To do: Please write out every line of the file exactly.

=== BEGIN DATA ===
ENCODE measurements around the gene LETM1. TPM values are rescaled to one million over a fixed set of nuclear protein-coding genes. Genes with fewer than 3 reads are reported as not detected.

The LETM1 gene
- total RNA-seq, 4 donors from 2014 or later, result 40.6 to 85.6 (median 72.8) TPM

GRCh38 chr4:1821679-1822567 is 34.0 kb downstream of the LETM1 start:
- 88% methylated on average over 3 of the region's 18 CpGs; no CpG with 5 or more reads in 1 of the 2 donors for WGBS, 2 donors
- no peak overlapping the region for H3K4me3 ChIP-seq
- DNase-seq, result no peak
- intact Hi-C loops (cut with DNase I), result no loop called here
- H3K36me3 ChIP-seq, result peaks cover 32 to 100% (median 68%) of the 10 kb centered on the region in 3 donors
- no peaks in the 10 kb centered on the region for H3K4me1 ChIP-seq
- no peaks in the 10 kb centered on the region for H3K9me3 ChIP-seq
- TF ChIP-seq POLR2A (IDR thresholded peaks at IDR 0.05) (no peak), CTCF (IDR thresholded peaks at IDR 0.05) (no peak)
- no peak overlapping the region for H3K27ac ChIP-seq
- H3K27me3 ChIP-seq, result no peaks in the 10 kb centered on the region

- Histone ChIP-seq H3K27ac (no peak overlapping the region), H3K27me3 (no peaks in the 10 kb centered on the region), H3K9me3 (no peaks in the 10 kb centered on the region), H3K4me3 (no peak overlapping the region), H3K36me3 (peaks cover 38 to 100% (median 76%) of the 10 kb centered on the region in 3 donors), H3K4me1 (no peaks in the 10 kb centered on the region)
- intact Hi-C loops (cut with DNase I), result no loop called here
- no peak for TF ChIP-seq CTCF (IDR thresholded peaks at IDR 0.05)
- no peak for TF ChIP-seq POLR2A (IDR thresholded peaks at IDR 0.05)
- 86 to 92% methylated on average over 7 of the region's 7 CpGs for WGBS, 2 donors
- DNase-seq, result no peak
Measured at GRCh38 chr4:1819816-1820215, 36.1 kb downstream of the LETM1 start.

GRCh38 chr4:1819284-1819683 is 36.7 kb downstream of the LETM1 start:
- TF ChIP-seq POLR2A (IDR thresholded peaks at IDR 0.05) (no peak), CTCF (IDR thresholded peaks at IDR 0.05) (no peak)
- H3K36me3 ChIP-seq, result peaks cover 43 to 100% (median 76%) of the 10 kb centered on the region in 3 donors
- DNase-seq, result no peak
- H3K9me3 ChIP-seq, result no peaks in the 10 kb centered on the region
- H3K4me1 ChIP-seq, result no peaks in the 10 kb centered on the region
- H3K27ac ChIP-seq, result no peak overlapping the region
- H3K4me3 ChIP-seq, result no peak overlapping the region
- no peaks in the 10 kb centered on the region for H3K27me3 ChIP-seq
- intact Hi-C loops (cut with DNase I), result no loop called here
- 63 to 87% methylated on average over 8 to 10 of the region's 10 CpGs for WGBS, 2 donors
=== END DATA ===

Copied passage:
ENCODE measurements around the gene LETM1. TPM values are rescaled to one million over a fixed set of nuclear protein-coding genes. Genes with fewer than 3 reads are reported as not detected.

The LETM1 gene
- total RNA-seq, 4 donors from 2014 or later, result 40.6 to 85.6 (median 72.8) TPM

GRCh38 chr4:1821679-1822567 is 34.0 kb downstream of the LETM1 start:
- 88% methylated on average over 3 of the region's 18 CpGs; no CpG with 5 or more reads in 1 of the 2 donors for WGBS, 2 donors
- no peak overlapping the region for H3K4me3 ChIP-seq
- DNase-seq, result no peak
- intact Hi-C loops (cut with DNase I), result no loop called here
- H3K36me3 ChIP-seq, result peaks cover 32 to 100% (median 68%) of the 10 kb centered on the region in 3 donors
- no peaks in the 10 kb centered on the region for H3K4me1 ChIP-seq
- no peaks in the 10 kb centered on the region for H3K9me3 ChIP-seq
- TF ChIP-seq POLR2A (IDR thresholded peaks at IDR 0.05) (no peak), CTCF (IDR thresholded peaks at IDR 0.05) (no peak)
- no peak overlapping the region for H3K27ac ChIP-seq
- H3K27me3 ChIP-seq, result no peaks in the 10 kb centered on the region

- Histone ChIP-seq H3K27ac (no peak overlapping the region), H3K27me3 (no peaks in the 10 kb centered on the region), H3K9me3 (no peaks in the 10 kb centered on the region), H3K4me3 (no peak overlapping the region), H3K36me3 (peaks cover 38 to 100% (median 76%) of the 10 kb centered on the region in 3 donors), H3K4me1 (no peaks in the 10 kb centered on the region)
- intact Hi-C loops (cut with DNase I), result no loop called here
- no peak for TF ChIP-seq CTCF (IDR thresholded peaks at IDR 0.05)
- no peak for TF ChIP-seq POLR2A (IDR thresholded peaks at IDR 0.05)
- 86 to 92% methylated on average over 7 of the region's 7 CpGs for WGBS, 2 donors
- DNase-seq, result no peak
Measured at GRCh38 chr4:1819816-1820215, 36.1 kb downstream of the LETM1 start.

GRCh38 chr4:1819284-1819683 is 36.7 kb downstream of the LETM1 start:
- TF ChIP-seq POLR2A (IDR thresholded peaks at IDR 0.05) (no peak), CTCF (IDR thresholded peaks at IDR 0.05) (no peak)
- H3K36me3 ChIP-seq, result peaks cover 43 to 100% (median 76%) of the 10 kb centered on the region in 3 donors
- DNase-seq, result no peak
- H3K9me3 ChIP-seq, result no peaks in the 10 kb centered on the region
- H3K4me1 ChIP-seq, result no peaks in the 10 kb centered on the region
- H3K27ac ChIP-seq, result no peak overlapping the region
- H3K4me3 ChIP-seq, result no peak overlapping the region
- no peaks in the 10 kb centered on the region for H3K27me3 ChIP-seq
- intact Hi-C loops (cut with DNase I), result no loop called here
- 63 to 87% methylated on average over 8 to 10 of the region's 10 CpGs for WGBS, 2 donors